Published on June 9, 2020
Uncle Nick: From Stalin death camp to Wall Street millionaire
Uncle Nick was my favorite uncle. An Ukrainian escapee from the Stalin death camps, he was never really fluent in English, but he learned enough to make millions on Wall Street, then lose it before making it back again.
As a 10-year-old kid, Nick became my favorite because he sneaked chocolate to me and gave me a few bucks during our visits to his low-rent flat in a run-down section of Buffalo, New York. It was a one-bedroom, unadorned apartment that always stunk of natural gas because the landlord had hooked up the kitchen stove wrong.
I grew up in the suburbs of Buffalo on a small farm. Dad worked on the railroad and moonlighted during the weekends as a horseshoer. That provided enough income to visit the ‘old neighborhood’ in Buffalo, where we had moved from, and see Nick occasionally.
He was a slight man with thin eyebrows that would arch themselves into question marks when he was trying to explain to me the intricacies of his stock-market picks.
“Look, see Frankie, look at this company,” he would say pointing to the agate type in the financial newspapers. “That’s a good company. That will be worth lots of money some day.”
Nick pushed a broom around one of the automobile-stamping plants in Buffalo during the day, but he would study the financial columns at night. That fact that he was alive to study those figures was something of a miracle.
After the end of World War II, the death camps created by Soviet dictator Joseph Vissarionovich Stalin, began to empty. They were part of Stalin’s attempts at Ukrainian extermination.
Survivors were given an expedited route to U.S. immigration, and our family sponsored Nick, largely because his last name was Watach, which was my mom’s maiden name. It’s a wonder he survived.
He was skin-and-bones, 86 pounds, and very sick when he got to Buffalo. When I asked mom what was wrong with him, she just said “everything.”
So Nick was not a real uncle, but we called him that as part of our tradition of an extended nuclear family. You don’t have to be blood to be family.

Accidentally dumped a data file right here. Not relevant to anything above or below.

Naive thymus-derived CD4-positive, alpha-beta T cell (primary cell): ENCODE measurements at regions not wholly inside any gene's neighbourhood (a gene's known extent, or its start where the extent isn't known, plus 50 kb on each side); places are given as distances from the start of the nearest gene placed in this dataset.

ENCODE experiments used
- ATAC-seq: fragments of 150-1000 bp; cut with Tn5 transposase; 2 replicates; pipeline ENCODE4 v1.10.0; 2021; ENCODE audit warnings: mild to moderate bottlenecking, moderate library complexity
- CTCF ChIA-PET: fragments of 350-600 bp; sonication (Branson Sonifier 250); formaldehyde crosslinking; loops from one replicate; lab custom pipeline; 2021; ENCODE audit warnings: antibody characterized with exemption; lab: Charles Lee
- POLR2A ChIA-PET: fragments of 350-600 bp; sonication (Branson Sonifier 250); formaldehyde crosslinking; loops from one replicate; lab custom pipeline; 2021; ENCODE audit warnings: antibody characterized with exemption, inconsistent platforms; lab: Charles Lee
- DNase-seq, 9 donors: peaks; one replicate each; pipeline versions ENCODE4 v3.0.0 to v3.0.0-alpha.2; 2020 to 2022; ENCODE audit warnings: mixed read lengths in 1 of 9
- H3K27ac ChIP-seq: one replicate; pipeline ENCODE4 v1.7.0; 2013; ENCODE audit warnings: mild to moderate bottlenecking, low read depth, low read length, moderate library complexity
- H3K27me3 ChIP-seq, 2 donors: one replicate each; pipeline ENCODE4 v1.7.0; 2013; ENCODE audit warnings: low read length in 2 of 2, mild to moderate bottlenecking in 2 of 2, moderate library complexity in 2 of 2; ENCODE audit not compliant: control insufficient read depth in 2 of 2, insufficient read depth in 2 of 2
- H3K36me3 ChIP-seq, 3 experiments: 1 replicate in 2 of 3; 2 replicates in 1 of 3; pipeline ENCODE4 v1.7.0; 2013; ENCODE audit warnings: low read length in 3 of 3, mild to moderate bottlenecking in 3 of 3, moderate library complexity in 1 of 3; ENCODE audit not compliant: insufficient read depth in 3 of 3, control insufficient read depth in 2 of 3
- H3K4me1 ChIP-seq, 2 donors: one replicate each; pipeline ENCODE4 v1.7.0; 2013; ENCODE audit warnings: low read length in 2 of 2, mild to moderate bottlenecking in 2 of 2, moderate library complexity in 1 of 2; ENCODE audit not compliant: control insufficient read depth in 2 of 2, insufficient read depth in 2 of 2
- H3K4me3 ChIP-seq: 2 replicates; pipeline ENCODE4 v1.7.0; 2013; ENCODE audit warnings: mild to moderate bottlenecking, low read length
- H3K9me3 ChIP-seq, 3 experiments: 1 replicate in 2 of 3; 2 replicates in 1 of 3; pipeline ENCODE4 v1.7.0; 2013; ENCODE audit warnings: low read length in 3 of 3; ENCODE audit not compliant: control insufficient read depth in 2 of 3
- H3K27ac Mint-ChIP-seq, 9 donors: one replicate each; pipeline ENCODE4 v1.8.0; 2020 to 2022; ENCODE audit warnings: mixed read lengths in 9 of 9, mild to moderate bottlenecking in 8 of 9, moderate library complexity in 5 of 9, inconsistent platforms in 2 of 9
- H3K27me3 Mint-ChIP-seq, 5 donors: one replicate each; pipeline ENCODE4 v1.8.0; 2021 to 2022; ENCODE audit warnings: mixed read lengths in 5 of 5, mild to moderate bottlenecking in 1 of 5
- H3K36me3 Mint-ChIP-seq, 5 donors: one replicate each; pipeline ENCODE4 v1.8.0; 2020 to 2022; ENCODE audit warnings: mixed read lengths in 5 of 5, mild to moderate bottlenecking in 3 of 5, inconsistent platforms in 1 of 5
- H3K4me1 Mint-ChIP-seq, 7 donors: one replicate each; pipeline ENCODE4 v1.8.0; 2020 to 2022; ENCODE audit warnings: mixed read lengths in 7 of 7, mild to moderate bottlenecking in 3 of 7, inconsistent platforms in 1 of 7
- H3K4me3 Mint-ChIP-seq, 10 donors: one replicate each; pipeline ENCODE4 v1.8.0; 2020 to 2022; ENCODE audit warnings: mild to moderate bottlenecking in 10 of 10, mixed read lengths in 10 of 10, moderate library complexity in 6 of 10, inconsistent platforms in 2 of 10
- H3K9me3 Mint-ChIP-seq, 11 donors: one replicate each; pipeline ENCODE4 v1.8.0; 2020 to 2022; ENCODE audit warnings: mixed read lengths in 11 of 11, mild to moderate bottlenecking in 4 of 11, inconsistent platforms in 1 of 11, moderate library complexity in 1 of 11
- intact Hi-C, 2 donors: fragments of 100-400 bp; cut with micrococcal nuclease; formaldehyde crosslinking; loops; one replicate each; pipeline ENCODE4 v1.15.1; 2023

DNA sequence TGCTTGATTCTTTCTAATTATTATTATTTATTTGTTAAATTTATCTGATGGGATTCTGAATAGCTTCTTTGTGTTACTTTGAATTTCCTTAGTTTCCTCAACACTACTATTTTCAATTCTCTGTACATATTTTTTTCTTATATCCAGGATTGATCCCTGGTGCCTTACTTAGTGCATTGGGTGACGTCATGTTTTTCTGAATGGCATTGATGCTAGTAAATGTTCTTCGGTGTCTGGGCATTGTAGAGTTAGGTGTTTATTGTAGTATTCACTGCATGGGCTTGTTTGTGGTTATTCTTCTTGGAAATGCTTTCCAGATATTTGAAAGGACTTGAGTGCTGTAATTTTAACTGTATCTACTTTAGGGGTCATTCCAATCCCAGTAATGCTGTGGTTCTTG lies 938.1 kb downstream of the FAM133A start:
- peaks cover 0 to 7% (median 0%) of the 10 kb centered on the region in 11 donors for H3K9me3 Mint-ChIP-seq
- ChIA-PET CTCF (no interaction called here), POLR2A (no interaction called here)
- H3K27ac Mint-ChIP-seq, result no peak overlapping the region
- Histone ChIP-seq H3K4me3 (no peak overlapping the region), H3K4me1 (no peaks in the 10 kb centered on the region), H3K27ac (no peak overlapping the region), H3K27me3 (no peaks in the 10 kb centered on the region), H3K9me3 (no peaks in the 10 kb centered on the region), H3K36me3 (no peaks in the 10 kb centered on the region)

I only learned of the death camp connection, and his immigration, when I asked mom about his strange tattoo on his forearm; it was in blue ink and was a long row of numbers.
She said that was his concentration camp ID number, which usually also indicated where you were in the line for the execution chamber. It was only much later that I realized that he was not a prisoner of Hitler’s Nazis, but of Stalin.
Determined to make a better life for himself than what the auto plant could provide, and driven by a Ukrainian sense of stubbornness, Nick taught himself the stock market.
He would study small companies, whose stock was cheap, and buy them in the hopes of reaping big rewards when their prices exploded. I guess he would be called a day-trader today, but back then he worked through a stock broker.
Nick took me and mom to the stock-broker’s office in downtown Buffalo one Saturday. The broker was there, and he talked to us about Nick.
“Son,” he said to me, “I don’t know what kind of crystal ball your Uncle Nick has, but I wish I had one just like his.”
As I got older, the trips to see Uncle Nick were gradually replaced by high school baseball, girls and plans for college. As I was getting ready to go to college, as a gift, Nick gave mom a substantial number of stock certificates in my name that were eventually worth some money years later when I cashed them in.
After making millions in the market, he lost it in a crash in the early ‘70s. Undeterred, he made it all back again before sickness and old age took him years later. He never had the tattoo removed. I think he considered it a badge of honor that he survived.
He never moved from the stinky apartment, although he could easily afford it.
Only later, I realized that Nick was a living example of how you really can be anything you want to be.